Space programs around the world have a long history of productive cooperation. But issues fundamental to uncharted elements of human space exploration, such as regulations on space mining and space garbage cleanup, remain on shaky legal footing, as practitioners of the burgeoning field of space law struggle to sort through an uncharted landscape potholed with knowledge gaps and new territory. Should missions to asteroids serve science and the common good, or mining companies, or some combination thereof? Questions like these, in a matter of decades, have gone from thought exercises to legal work.
The international community took its first stabs at putting space under legal jurisdiction during the 1960s and 1970s, beginning with bilateral talks between the United States and the Soviet Union in 1958, shortly after the launch of the first Sputnik satellite. Held mostly in letters between then U.S. President Dwight D. Eisenhower and then Soviet Premier Nikita Khrushchev, these early conversations ended in impasse: The Soviet Union was confident of its technological superiority at the time and saw no reason to join with the United States in regulating space, thereby abdicating a perceived advantage in that arena. By 1959, the U.N. had created the Committee on the Peaceful Uses of Outer Space and the international community began to move beyond the space age’s brief but disquieting unregulated period. The committee’s attempts at a legal framework led to a cluster of international treaties, which established a basis for the somewhat amorphous set of international agreements and domestic regulations that comprise space law today.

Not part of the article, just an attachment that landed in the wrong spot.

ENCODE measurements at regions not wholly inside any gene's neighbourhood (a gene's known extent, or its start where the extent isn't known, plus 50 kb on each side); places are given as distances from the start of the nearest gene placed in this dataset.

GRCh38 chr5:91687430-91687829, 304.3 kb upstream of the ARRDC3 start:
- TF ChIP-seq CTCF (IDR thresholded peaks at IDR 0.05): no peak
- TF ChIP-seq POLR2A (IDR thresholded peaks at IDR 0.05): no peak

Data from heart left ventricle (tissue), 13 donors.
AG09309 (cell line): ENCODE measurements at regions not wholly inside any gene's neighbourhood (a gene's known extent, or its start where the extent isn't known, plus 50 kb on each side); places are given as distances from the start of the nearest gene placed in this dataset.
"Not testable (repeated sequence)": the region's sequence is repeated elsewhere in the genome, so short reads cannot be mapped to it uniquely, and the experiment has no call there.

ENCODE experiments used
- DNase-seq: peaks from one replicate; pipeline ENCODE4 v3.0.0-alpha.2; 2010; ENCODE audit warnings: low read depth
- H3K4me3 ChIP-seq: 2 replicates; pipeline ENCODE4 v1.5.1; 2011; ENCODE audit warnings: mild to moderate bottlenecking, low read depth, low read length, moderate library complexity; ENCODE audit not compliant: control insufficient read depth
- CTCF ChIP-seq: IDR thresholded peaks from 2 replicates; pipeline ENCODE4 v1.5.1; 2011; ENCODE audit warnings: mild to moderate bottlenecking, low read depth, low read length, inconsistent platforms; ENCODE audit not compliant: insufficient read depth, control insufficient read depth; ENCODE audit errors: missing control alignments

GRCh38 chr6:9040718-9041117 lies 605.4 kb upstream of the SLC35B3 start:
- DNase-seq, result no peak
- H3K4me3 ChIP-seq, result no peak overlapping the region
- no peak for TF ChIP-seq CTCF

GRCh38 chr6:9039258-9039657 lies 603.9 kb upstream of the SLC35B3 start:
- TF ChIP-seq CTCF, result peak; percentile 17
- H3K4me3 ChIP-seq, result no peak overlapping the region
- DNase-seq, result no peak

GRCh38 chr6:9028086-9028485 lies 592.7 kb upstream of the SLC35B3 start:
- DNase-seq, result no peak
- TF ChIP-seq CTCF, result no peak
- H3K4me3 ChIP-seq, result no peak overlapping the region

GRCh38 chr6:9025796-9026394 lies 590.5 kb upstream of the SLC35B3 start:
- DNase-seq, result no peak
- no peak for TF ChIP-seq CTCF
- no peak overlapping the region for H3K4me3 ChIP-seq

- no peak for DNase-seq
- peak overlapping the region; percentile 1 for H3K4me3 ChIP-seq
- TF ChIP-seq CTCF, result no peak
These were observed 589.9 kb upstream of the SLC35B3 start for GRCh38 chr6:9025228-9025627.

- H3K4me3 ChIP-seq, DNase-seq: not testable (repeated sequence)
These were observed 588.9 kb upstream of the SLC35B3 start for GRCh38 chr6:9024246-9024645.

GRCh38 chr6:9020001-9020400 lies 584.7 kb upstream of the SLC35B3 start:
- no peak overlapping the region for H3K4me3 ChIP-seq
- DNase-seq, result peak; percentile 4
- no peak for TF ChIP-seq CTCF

The four widely ratified foundational treaties were sweeping in scope: They established space, including celestial bodies, as part of a shared human heritage, not to be claimed or weaponized by any state. Other provisions established freedom of exploration; the obligation to rescue astronauts in distress, should the need arise; nations agreed to carry full legal responsibility for any object launched within national borders; and an international registry was created to monitor all man-made objects in space.
The era of the International Space Station poses legal challenges the Apollo astronauts could scarcely have imagined: Whereas space travel began in a world in which each national space program ran its own missions, manned space missions today are more likely to involve intricate minute-to-minute international cooperation predicated on a dizzying mesh of regulatory arrangements at the intersection of domestic and international legal systems.
Picture: NASA (STS-135 Shuttle Mission Imagery direct link) [Public domain], via Wikimedia Commons